Do You Know the Way to San Mateo?
By Joel P. Engardio
Cool things are happening in San Mateo. To understand how a sleepy suburb spawned start-ups like YouTube and food truck restaurants like Curry Up Now, it helps to know where San Mateo’s economic development manager learned about cities.
Marcus Clarke has a master’s degree in city planning from Berkeley, but his street smarts were honed in bankrupt Detroit. He spent two years living in the manifestation of all that can go wrong with a city.
Clarke, 40, took a leave from his San Mateo job to assist in engineering Detroit’s revival. His project aimed to create 7,700 jobs and $2.5 billion in local business revenues.
And before moving to San Mateo, Clarke lived in San Francisco -- branded by SF Weekly as “The Worst-Run Big City in the U.S.” for being “spectacularly mismanaged.”
Clarke already knows what not to do when it comes to planning San Mateo’s future.
Yet suburban sprawl, gridlocked freeways and a chain store culture challenge San Mateo. Meanwhile, large segments of the population -- millennials and retiring baby boomers – want walkable neighborhoods and unique businesses near public transportation.
“San Mateo has the opportunity to get super out of the box to solve these problems and be an oasis,” Clarke said.
The first task was making downtown a place people wanted to be.
Start-ups were encouraged in empty second-floor office space. More workers increased the demand for interesting restaurants and stores below. Now San Mateo is home to arguably the best ramen in the Bay Area and cutting edge companies like GoPro.
Public art was fostered. A citywide “Innovation Week” celebrating “artists, creators and visionaries” was created to coincide with Maker Faire, which started in San Mateo before spreading globally.
Clarke said he treaded carefully when improving a section of downtown with high crime. He wanted to preserve the area’s viable family-run businesses, which had been around for decades.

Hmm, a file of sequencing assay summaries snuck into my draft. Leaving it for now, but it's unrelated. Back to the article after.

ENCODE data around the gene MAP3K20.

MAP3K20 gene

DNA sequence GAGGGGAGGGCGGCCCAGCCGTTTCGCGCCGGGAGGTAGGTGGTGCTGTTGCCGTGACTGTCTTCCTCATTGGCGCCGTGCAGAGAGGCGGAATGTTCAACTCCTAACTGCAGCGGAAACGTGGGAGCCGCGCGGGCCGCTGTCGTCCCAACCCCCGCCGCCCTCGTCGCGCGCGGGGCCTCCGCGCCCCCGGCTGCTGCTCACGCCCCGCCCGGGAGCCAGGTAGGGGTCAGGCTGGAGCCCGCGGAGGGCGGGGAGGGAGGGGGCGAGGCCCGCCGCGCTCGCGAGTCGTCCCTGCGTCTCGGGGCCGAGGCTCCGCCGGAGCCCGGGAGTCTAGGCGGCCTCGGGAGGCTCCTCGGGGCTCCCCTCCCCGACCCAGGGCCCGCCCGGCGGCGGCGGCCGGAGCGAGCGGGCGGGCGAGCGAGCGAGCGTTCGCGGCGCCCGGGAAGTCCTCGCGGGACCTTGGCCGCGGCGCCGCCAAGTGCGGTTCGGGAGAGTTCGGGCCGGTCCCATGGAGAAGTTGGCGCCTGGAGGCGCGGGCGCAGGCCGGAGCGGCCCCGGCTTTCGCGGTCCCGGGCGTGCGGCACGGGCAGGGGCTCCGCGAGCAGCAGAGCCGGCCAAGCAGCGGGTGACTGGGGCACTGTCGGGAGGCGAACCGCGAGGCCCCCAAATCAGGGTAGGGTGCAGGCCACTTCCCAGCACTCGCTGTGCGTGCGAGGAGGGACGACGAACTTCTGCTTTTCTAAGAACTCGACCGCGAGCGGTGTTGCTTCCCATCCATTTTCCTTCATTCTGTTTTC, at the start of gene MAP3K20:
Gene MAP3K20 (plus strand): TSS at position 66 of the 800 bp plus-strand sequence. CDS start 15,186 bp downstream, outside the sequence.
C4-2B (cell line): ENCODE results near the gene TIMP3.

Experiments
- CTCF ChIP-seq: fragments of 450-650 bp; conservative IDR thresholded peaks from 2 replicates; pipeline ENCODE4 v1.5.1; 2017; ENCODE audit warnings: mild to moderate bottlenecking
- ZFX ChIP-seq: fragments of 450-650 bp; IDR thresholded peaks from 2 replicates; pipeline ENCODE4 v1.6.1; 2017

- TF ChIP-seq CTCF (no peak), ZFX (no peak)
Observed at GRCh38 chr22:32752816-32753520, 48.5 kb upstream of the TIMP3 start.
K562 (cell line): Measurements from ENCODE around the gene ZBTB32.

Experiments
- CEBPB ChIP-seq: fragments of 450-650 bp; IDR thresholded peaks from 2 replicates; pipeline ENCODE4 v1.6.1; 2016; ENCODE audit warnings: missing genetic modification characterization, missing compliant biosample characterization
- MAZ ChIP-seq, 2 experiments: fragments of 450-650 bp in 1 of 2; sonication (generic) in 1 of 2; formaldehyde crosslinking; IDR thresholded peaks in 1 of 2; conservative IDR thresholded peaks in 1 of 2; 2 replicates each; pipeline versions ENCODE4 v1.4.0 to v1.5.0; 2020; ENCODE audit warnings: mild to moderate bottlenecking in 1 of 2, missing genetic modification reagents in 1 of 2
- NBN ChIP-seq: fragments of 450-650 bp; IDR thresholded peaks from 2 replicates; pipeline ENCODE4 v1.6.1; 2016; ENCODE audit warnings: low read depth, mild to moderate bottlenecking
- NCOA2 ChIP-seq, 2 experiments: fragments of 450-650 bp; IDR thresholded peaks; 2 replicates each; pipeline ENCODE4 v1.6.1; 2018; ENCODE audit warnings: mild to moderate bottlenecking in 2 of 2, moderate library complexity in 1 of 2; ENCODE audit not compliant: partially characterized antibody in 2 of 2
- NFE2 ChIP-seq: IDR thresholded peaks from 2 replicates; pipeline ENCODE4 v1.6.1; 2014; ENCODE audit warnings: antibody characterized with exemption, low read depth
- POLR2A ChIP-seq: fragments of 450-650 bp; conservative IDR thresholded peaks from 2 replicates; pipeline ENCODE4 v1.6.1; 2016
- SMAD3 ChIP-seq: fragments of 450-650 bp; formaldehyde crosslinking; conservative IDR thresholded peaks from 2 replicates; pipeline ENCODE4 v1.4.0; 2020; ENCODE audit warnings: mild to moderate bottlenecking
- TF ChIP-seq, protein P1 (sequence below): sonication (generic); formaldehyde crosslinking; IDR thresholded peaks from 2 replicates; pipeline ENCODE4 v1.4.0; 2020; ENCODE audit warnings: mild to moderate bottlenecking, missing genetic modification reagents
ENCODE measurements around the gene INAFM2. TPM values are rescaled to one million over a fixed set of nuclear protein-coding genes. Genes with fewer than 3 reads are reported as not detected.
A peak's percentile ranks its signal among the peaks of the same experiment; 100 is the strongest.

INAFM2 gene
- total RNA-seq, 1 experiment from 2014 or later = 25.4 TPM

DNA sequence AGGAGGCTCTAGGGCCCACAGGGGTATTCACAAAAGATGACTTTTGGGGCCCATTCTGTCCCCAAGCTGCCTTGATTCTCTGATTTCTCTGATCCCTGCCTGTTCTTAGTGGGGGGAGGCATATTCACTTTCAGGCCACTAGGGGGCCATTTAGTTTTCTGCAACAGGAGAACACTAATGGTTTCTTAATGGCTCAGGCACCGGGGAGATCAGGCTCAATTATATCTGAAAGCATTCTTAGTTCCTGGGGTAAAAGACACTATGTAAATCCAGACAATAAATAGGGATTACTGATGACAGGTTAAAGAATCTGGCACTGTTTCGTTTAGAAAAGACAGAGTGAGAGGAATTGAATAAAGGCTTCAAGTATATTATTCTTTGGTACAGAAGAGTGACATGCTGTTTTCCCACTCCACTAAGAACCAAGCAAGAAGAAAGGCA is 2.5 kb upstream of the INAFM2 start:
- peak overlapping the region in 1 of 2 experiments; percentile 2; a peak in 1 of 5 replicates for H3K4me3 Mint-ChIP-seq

“Instead of displacing people, my goal was to support longtime neighborhood businesses and connect them to the change,” Clarke said.
Some growing pains are easier to manage than others. When Internet service proved too slow for the influx of tech companies, San Mateo quickly partnered with Comcast to upgrade the downtown infrastructure.
But there’s nothing Clarke can do about downtown height restrictions. Companies can’t physically expand after a certain size, which means they will eventually be forced to leave San Mateo.
Height limits also mean less people can live downtown, where they could walk to work or use the Caltrain station connecting San Mateo to San Francisco and Silicon Valley.
That’s why Clarke is focused on convincing voters to allow taller buildings. He is hopeful, despite neighboring San Francisco’s continued rejection of height and density to solve its housing crisis.
“People want to live in urban areas with good transportation,” Clarke said. “But there’s no room without building higher.”
For now, San Mateo is taking advantage of its other two Caltrain stations outside downtown where there aren’t height limits. New developments close to the train that combine housing, offices and retail are popular. San Francisco should take notice.
“If San Francisco doesn’t start building a lot more housing, its limited supply will only get more expensive,” said Jeffery Tumlin, a transportation consultant who works with San Mateo. “San Francisco is having a hard time with its conversation about density. The more walkable urbanism San Mateo and other Bay Area cities can build, the better it is for everyone.”
If only Clarke could be persuaded to bring his planning sensibility back to San Francisco.
“I’m happy I moved. Everything I need is in San Mateo,” said Clarke, who wants to raise a family there. “San Francisco is grappling with a lot of issues and I don’t envy it.”